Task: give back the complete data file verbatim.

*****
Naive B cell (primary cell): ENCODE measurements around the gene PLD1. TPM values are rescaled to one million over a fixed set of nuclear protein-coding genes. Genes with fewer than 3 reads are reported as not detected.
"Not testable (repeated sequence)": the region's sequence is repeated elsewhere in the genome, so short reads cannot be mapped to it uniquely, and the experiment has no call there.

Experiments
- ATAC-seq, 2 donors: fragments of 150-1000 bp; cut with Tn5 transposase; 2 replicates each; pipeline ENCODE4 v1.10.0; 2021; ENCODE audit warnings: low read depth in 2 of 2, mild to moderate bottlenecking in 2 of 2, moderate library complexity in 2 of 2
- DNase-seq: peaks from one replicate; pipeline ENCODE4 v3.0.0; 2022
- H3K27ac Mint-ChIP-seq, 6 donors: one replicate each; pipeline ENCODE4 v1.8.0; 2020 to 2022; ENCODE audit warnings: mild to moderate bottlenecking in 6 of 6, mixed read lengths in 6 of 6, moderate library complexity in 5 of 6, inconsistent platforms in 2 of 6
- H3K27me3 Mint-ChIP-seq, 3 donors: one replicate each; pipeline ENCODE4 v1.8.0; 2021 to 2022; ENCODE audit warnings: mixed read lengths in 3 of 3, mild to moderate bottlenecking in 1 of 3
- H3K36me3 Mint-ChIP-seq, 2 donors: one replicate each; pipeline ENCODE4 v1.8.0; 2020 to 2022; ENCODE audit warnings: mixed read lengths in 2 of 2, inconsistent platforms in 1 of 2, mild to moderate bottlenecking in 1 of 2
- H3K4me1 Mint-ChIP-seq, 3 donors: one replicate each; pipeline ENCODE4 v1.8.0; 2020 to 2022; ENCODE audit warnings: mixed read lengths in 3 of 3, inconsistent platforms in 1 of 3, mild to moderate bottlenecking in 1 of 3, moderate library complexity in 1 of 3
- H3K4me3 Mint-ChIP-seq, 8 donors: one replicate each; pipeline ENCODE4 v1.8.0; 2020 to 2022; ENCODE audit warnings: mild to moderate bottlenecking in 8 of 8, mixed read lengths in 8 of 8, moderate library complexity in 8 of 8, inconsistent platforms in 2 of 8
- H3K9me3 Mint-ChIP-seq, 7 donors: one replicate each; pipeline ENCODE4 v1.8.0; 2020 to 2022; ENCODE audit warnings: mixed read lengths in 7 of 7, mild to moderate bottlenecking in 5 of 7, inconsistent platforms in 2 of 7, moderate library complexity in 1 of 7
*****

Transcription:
Naive B cell (primary cell): ENCODE measurements around the gene PLD1. TPM values are rescaled to one million over a fixed set of nuclear protein-coding genes. Genes with fewer than 3 reads are reported as not detected.
"Not testable (repeated sequence)": the region's sequence is repeated elsewhere in the genome, so short reads cannot be mapped to it uniquely, and the experiment has no call there.

Experiments
- ATAC-seq, 2 donors: fragments of 150-1000 bp; cut with Tn5 transposase; 2 replicates each; pipeline ENCODE4 v1.10.0; 2021; ENCODE audit warnings: low read depth in 2 of 2, mild to moderate bottlenecking in 2 of 2, moderate library complexity in 2 of 2
- DNase-seq: peaks from one replicate; pipeline ENCODE4 v3.0.0; 2022
- H3K27ac Mint-ChIP-seq, 6 donors: one replicate each; pipeline ENCODE4 v1.8.0; 2020 to 2022; ENCODE audit warnings: mild to moderate bottlenecking in 6 of 6, mixed read lengths in 6 of 6, moderate library complexity in 5 of 6, inconsistent platforms in 2 of 6
- H3K27me3 Mint-ChIP-seq, 3 donors: one replicate each; pipeline ENCODE4 v1.8.0; 2021 to 2022; ENCODE audit warnings: mixed read lengths in 3 of 3, mild to moderate bottlenecking in 1 of 3
- H3K36me3 Mint-ChIP-seq, 2 donors: one replicate each; pipeline ENCODE4 v1.8.0; 2020 to 2022; ENCODE audit warnings: mixed read lengths in 2 of 2, inconsistent platforms in 1 of 2, mild to moderate bottlenecking in 1 of 2
- H3K4me1 Mint-ChIP-seq, 3 donors: one replicate each; pipeline ENCODE4 v1.8.0; 2020 to 2022; ENCODE audit warnings: mixed read lengths in 3 of 3, inconsistent platforms in 1 of 3, mild to moderate bottlenecking in 1 of 3, moderate library complexity in 1 of 3
- H3K4me3 Mint-ChIP-seq, 8 donors: one replicate each; pipeline ENCODE4 v1.8.0; 2020 to 2022; ENCODE audit warnings: mild to moderate bottlenecking in 8 of 8, mixed read lengths in 8 of 8, moderate library complexity in 8 of 8, inconsistent platforms in 2 of 8
- H3K9me3 Mint-ChIP-seq, 7 donors: one replicate each; pipeline ENCODE4 v1.8.0; 2020 to 2022; ENCODE audit warnings: mixed read lengths in 7 of 7, mild to moderate bottlenecking in 5 of 7, inconsistent platforms in 2 of 7, moderate library complexity in 1 of 7